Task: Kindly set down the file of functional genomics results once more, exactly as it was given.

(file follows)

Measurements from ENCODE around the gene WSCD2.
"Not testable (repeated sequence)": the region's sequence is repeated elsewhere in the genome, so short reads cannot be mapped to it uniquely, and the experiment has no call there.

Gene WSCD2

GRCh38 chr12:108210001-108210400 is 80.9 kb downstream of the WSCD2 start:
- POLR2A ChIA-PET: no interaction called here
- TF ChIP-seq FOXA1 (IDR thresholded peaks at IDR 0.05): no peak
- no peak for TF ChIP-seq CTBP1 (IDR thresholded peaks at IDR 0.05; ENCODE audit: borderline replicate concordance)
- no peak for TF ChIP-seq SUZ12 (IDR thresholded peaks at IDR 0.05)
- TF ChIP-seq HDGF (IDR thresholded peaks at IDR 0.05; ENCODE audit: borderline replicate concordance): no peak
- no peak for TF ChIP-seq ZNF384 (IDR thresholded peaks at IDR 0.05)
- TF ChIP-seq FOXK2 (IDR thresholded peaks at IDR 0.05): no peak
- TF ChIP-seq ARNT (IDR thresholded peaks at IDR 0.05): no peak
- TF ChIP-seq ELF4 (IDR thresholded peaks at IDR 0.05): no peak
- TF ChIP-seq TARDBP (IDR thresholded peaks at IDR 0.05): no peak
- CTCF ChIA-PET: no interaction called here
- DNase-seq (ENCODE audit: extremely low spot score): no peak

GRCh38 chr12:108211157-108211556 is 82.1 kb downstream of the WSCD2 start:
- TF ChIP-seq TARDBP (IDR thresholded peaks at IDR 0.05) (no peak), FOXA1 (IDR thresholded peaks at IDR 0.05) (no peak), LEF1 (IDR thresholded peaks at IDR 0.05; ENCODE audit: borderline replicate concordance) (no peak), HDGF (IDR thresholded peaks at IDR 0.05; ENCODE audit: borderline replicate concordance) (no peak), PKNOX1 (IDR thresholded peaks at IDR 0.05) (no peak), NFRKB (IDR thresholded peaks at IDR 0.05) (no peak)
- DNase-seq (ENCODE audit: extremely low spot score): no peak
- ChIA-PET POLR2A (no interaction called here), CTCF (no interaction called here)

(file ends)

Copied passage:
Measurements from ENCODE around the gene WSCD2.
"Not testable (repeated sequence)": the region's sequence is repeated elsewhere in the genome, so short reads cannot be mapped to it uniquely, and the experiment has no call there.

Gene WSCD2

GRCh38 chr12:108210001-108210400 is 80.9 kb downstream of the WSCD2 start:
- POLR2A ChIA-PET: no interaction called here
- TF ChIP-seq FOXA1 (IDR thresholded peaks at IDR 0.05): no peak
- no peak for TF ChIP-seq CTBP1 (IDR thresholded peaks at IDR 0.05; ENCODE audit: borderline replicate concordance)
- no peak for TF ChIP-seq SUZ12 (IDR thresholded peaks at IDR 0.05)
- TF ChIP-seq HDGF (IDR thresholded peaks at IDR 0.05; ENCODE audit: borderline replicate concordance): no peak
- no peak for TF ChIP-seq ZNF384 (IDR thresholded peaks at IDR 0.05)
- TF ChIP-seq FOXK2 (IDR thresholded peaks at IDR 0.05): no peak
- TF ChIP-seq ARNT (IDR thresholded peaks at IDR 0.05): no peak
- TF ChIP-seq ELF4 (IDR thresholded peaks at IDR 0.05): no peak
- TF ChIP-seq TARDBP (IDR thresholded peaks at IDR 0.05): no peak
- CTCF ChIA-PET: no interaction called here
- DNase-seq (ENCODE audit: extremely low spot score): no peak

GRCh38 chr12:108211157-108211556 is 82.1 kb downstream of the WSCD2 start:
- TF ChIP-seq TARDBP (IDR thresholded peaks at IDR 0.05) (no peak), FOXA1 (IDR thresholded peaks at IDR 0.05) (no peak), LEF1 (IDR thresholded peaks at IDR 0.05; ENCODE audit: borderline replicate concordance) (no peak), HDGF (IDR thresholded peaks at IDR 0.05; ENCODE audit: borderline replicate concordance) (no peak), PKNOX1 (IDR thresholded peaks at IDR 0.05) (no peak), NFRKB (IDR thresholded peaks at IDR 0.05) (no peak)
- DNase-seq (ENCODE audit: extremely low spot score): no peak
- ChIA-PET POLR2A (no interaction called here), CTCF (no interaction called here)